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UNDER THE MOUNTAIN
Dark fantasy score full of menace, chills
A review by JAMES SOUTHALL
Music composed by
* * * 1/2
Album running time
Album cover copyright (c) 2009 Red Head Films; review copyright (c) 2010 James Southall.
A fantasy/horror adventure, Under the Mountain is a New Zealand film directed by Jonathan King and starring Sam Neill. The score was written by Victoria Kelly, who scored the director's previous film Black Sheep. She's written a few scores in her native land over the last few years, but I believe this is the first one to see an album release - and I'm pretty sure it won't be the last.
The first part of the album is full of a strong sense of foreboding. Growling, snarling, menacing - but the tension never quite explodes. It's clever stuff, strongly-orchestrated - that type of suspense music can easily be dull in the hands of less-skilled composers, but Kelly doesn't allow that to happen. Then, suddenly, in the middle, things do explode - "One Will Be Enough" introduces some thunderous action music, exciting and energetic.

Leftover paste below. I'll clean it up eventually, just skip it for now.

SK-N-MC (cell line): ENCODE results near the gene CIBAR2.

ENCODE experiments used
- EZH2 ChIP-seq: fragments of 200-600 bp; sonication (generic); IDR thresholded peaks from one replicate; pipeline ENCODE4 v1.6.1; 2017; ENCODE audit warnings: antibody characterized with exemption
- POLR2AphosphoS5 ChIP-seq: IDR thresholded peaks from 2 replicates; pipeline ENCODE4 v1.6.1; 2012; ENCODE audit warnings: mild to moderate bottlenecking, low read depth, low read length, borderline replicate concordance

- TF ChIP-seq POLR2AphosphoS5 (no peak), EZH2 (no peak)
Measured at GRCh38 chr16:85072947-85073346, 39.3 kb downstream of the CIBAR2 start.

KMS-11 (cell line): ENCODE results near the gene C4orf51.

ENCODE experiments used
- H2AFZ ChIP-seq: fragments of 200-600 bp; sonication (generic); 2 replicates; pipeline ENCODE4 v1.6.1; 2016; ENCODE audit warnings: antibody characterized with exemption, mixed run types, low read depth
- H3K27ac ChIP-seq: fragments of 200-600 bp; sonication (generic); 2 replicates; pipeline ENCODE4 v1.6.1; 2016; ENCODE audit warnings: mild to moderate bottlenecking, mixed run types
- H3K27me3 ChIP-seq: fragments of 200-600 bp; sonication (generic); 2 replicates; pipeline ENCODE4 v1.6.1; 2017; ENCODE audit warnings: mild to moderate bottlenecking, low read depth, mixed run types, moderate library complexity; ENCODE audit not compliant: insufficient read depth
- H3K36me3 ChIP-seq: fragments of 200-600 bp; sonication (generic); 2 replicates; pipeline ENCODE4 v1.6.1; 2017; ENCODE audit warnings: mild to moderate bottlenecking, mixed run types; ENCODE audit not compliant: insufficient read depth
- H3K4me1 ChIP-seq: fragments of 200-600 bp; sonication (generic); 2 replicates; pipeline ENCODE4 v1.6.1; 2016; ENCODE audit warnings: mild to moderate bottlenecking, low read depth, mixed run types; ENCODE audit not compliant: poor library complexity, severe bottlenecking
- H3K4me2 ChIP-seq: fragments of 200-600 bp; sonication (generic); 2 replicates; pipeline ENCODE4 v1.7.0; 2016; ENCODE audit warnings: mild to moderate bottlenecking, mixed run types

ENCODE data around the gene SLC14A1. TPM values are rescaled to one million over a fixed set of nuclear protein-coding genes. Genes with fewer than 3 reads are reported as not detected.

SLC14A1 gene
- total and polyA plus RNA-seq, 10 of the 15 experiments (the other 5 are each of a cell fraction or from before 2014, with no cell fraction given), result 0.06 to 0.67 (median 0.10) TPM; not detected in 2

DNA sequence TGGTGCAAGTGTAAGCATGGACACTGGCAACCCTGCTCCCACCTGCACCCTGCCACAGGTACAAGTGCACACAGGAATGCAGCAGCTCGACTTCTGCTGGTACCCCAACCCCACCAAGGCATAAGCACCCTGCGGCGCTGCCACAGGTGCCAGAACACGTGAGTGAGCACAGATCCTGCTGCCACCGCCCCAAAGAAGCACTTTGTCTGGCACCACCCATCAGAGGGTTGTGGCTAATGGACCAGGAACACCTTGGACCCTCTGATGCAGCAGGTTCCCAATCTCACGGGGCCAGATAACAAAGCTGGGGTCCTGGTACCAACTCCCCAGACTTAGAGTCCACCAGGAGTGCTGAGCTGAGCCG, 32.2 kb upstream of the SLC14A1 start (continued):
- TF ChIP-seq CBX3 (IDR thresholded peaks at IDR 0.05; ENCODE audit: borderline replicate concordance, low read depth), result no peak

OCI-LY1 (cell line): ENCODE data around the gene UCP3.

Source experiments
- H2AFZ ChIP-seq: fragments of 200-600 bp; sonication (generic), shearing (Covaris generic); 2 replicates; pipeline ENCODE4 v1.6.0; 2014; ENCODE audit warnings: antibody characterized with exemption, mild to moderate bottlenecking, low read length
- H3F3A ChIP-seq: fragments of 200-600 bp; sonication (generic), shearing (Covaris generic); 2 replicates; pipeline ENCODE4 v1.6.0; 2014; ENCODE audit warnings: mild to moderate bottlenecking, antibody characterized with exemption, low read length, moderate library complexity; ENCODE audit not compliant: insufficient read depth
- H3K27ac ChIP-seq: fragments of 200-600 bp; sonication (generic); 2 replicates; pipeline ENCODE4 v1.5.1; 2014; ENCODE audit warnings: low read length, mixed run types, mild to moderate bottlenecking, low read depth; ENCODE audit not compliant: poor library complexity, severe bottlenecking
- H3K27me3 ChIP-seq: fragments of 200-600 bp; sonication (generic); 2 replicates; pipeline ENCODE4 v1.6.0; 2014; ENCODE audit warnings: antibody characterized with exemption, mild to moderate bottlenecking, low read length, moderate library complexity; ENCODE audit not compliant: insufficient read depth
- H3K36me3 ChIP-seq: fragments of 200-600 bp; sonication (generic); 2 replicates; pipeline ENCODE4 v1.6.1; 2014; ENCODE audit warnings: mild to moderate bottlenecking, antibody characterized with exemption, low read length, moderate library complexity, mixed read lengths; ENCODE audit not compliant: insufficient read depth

For the most part, this is very dark music - low brass, low strings - I haven't heard any of Kelly's music before, so to create a frame of reference I might suggest little snippets of Bernard Herrmann and Elliot Goldenthal's styles are detectable. The album's press release mentions David Arnold's Godzilla and that's also a fair comparison (though this score doesn't have a big theme and isn't quite so extravagant). To be honest, apart from the few pieces of huge action music (check out "The Beast in the Jungle"!) this isn't the type of score which will leap out and grab you - you need to pay attention to it. If you do, it manages to cast a spell and create a chilling atmosphere which is really very impressive.
There are more concessions to the kind of music one might think of when hearing the phrase "fantasy adventure" towards the conclusion of the album, such as the sweeping "End of the Road" or ground-shaking "Now You Run". There's a really good theme in "The Gargantua Rise", with a sense of the epic. I'm sure this score will attract a lot of listeners - it's the sort of thing which appeals to many film music fans, intelligent music which is simply well-composed and leaves an impression. It's not easy-listening, that's for sure, but I've found it very satisfying.